I was wrestling with a difficult chapter. Whatever insight I was about to add to the mind of my convoluted character remained elusive.
These are the times when the faintest murmur of a distant television is as loud as standing on the Lady of the Mist, getting soaked by the mighty waterfall. My wife, bless her heart, can tell this mood of mine at a glance, so she knows to let me be in my own little universe that exists only in my mind, the one I struggle to convey onto the page. She knows nothing will tear me away from the keyboard. All the money in the world will not be enough!
My little girl knows no such signals, and armed with only a smirk, and her big brown eyes, she enters the studio, her little hands clasped behind her back.
She's learned not to come in and interrupt with her latest observation, request for a new stuffy, her grievances against big sister, or even to talk to me about some new Disney show, so she pads over to my right side, and stares at me, uncharacteristically patient until I acknowledge her presence.
My first instinct is to bark an order to say what's on her mind so I can get back to work, but for once, some divine censor intervenes and shuts my mouth.
She looks at the screen with interest. She's progressing rather swiftly in her reading capabilities, but she's not at a level that will enable her to read the latest romantic scene.
When I look at her, her smirk widens into a grin. Whatever intention of staring her down in lieu of a demand for the reason of the interruption flees, and I get lost in the liquid brown depth of her gaze.
"What's going on, Peanut?"
Amber tilts her head to the side and continues to stare at me.
"Yeeeeees?" I ask drawling the question because it makes her giggle.
"What are you doing, Dad?"
I smile, heeding a smart ass impulse that has brought me nothing but bruises at the hands of my wife. I've stopped teasing her like I did when we dated, but my daughters are fresh new victims. At seven, Kendra is not so easily bated. I usually get a rolling of her hazel eyes, along with a look that conveys hopelessness. Amber, only five, is still fun to tease. "I'm baking cookies," I tell her.
Amber actually licks her tiny pouters at the mere mention of her favorite goody, but then she scans the room and frowns. "You're not baking cookies."
"Very observant, kiddo. You'll make detective one day."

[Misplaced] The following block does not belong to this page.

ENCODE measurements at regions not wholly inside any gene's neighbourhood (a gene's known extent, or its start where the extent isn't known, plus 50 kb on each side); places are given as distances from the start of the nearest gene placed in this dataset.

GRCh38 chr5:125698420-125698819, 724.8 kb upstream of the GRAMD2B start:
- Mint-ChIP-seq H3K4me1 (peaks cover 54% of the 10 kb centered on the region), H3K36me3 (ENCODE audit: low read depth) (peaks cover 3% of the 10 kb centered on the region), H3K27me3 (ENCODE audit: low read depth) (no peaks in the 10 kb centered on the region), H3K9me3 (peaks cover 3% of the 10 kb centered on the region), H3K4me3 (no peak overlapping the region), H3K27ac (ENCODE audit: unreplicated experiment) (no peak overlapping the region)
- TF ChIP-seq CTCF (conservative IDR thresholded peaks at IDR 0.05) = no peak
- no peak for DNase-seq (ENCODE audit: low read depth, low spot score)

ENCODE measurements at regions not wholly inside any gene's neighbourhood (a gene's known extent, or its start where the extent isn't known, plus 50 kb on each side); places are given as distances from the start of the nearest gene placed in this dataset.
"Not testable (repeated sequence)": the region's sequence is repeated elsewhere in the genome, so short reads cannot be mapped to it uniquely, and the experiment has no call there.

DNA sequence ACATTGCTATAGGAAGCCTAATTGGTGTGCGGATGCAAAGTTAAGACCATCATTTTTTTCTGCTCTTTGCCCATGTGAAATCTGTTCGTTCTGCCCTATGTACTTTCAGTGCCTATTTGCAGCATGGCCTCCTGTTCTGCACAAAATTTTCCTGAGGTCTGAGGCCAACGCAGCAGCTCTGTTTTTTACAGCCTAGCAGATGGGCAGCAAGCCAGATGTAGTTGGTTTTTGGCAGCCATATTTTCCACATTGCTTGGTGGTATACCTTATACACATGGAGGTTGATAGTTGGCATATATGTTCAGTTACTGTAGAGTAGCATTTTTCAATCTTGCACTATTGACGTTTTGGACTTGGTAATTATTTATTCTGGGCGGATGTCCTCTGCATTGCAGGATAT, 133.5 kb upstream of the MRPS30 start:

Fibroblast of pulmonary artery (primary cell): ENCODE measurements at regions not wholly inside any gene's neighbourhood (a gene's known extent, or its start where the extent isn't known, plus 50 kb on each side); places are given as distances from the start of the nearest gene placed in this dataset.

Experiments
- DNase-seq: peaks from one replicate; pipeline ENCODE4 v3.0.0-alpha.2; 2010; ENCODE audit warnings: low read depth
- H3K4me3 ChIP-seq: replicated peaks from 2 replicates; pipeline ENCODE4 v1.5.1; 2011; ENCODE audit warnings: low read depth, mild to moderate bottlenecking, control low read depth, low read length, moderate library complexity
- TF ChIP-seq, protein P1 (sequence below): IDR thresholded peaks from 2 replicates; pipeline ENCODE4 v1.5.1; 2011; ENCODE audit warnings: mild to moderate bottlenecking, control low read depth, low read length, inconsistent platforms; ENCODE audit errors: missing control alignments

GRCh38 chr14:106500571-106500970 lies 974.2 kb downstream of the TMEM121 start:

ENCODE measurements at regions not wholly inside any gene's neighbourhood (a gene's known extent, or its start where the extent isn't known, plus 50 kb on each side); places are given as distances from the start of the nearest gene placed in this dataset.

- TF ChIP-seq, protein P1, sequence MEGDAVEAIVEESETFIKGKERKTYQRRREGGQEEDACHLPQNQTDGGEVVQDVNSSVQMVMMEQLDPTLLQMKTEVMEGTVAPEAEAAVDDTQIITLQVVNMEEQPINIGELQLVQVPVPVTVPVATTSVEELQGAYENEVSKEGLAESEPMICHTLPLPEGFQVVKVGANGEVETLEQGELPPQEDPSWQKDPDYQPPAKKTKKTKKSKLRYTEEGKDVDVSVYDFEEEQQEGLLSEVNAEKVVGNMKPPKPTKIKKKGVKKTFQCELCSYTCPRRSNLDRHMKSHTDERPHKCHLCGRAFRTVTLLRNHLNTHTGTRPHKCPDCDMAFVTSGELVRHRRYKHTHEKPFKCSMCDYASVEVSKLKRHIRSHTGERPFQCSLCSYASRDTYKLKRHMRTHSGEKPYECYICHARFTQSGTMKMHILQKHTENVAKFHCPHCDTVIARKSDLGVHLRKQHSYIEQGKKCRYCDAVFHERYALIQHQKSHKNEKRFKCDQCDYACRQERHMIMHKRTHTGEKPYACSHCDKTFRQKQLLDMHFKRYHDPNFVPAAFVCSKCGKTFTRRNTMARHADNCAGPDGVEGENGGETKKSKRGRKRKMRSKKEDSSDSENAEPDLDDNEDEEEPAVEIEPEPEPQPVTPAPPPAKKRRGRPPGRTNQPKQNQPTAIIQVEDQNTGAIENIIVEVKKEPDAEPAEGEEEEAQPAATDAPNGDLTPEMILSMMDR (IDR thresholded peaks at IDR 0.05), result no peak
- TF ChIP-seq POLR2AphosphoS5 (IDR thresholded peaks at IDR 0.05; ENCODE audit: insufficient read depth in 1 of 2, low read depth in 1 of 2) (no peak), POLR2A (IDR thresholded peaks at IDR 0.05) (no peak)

She starts to say something but changes her mind. "I think you're working again."
"Why do you have to work?"
"To make money so we can have stuff, you know?"
She nods, her expression contemplative.
"Did you need something?"
She shakes her head, leans closer and kisses my cheek before scampering out of the studio, her little nightgown fluttering with each step.
I take a deep breath, read over the last paragraph I wrote, and a ray of light bursts through the dark of my mind and I can add an entire sentence that I'm willing to live with. I'm about to go for a second one when I feel Amber's brown eyes on me.
"Do you need something?"
Amber is carrying a little Hello Kitty purse. She steps up to the desk and pours the contents, two nickels, one quarter, two dimes, and eight pennies.
"Here's some moneys. Can you play Spot It with me now?"
Every one of us has a price, an amount that will push us into doing the unthinkable, and my daughter just named my prize. Sixty-three cents.
"Spot it sounds perfect, Peanut," I tell her, getting up off the desk, ignoring the manuscript practically screaming at me to continue working. Amber squeals a "yay" and kneels by the, already arranged pile of round cards, which lean like a tiny Tower of Pisa. She hands me one card upside down, and counts backwards from three.
"Spider!" She takes the top card on the pile after pointing out a matching spider to the card by her little hands. I was hopelessly looking for a matching purple candle, but she's quicker than me.
"Lightning bolt!" She slides another card on her growing pile.
I'm so lousy at this game that Amber actually points a match for me just so I can claim a single victory.
"Taxi cab!" She giggles.
I get my shots in, at one point I had a run of four, before she came back and cleaned house.
After five humiliating games, I give Amber her change back, sixty-three cents, which she graciously accepts before going to bed.
Sixty-three cents in her Hello Kitty purse. That's the prize of this father. As I kiss her goodnight, I hope I gave her every penny's worth.
When I get back to the manuscript, all I can think about is the wealth of giggles I will carry with me forever. In a way, I tried to teach her the necessity of work, and in turn, she showed me there are things much more important, and even that sixty-three cents will still get you something.